Interview | Martin Langford
Let’s start from the early days. Where did your printmaking journey begin?
My printmaking journey began when I was a small child. My father worked in a commercial printing company and I spent many weekends and bank holidays working in the finishing department (collating a few pieces of paper and putting them into an envelope tens of thousands of times over and over…that sort of thing).
I guess watching the old litho printing presses churn out printed matter and the smell of the inks had a lasting effect on me. I did a bit of printmaking at all of the art colleges I attended but I really got into specialising in printmaking during my Fine Art degree course in Exeter.
This was because I couldn’t get on with what I viewed as the pretentious nonsense that was being spouted in the painting department of the college and, although there was a lot the same thing in the printmaking department, the technician was down to earth so I got on well with him.
Much of your work tends to focus on the environment and the impact of urbanisation e.g. “Hungry City”, The “Tesco” series. How important is social commentary in your work?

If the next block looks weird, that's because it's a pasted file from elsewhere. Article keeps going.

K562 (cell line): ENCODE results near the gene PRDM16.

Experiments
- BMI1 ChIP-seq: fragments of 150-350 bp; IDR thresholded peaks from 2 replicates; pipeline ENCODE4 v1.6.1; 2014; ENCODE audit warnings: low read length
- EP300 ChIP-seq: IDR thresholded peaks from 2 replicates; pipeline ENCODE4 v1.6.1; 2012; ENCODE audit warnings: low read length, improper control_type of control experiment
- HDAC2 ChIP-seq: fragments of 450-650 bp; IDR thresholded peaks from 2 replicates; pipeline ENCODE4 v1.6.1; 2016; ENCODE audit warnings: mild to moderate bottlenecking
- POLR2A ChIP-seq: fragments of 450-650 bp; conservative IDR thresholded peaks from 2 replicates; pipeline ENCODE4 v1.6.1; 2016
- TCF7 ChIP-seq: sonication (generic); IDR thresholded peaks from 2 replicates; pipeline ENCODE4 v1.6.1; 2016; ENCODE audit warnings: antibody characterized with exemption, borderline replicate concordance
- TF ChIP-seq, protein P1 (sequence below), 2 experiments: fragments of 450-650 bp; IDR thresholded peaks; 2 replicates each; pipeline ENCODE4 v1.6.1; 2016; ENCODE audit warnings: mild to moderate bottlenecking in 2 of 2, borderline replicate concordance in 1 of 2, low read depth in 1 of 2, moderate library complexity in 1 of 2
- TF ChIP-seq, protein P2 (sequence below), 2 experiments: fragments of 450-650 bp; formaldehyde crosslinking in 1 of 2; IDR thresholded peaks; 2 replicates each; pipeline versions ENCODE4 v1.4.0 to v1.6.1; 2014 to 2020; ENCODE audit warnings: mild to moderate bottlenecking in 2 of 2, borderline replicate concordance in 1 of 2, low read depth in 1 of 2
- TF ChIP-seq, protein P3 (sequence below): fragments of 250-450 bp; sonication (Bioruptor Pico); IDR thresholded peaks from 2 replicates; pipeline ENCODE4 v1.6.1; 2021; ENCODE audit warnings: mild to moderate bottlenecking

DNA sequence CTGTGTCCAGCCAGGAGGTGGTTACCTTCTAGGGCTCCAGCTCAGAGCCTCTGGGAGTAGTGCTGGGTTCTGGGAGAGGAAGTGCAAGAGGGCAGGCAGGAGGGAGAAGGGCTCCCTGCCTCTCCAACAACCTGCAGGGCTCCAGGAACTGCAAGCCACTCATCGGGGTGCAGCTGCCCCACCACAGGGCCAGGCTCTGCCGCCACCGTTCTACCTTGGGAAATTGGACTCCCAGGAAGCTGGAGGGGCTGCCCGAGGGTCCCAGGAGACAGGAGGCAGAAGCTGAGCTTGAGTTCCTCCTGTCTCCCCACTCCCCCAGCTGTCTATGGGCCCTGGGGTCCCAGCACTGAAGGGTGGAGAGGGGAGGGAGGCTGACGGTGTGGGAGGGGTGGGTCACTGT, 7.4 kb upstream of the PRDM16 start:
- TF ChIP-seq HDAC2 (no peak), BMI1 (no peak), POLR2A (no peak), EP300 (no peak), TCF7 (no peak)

The themes that underpin my work seem to be about the environment; the daily grind of work, man’s greed and anything that comes to my head really. I don’t set out to make work on any specific subject – it’s just what comes out. I don’t want to put constrains on myself in terms of subject matter as I would fear I would end up making the same sort of work, year after year.
I don’t really know what a signature style is as I just make the work without it being a certain way…it’s not a conscious thing. If I had to I would say my work is social commentary/satire and leaning towards comics in style.
The level of craftmanship in your work is incredible. A lot of your work uses mezzotint etching. Can you explain what this involves?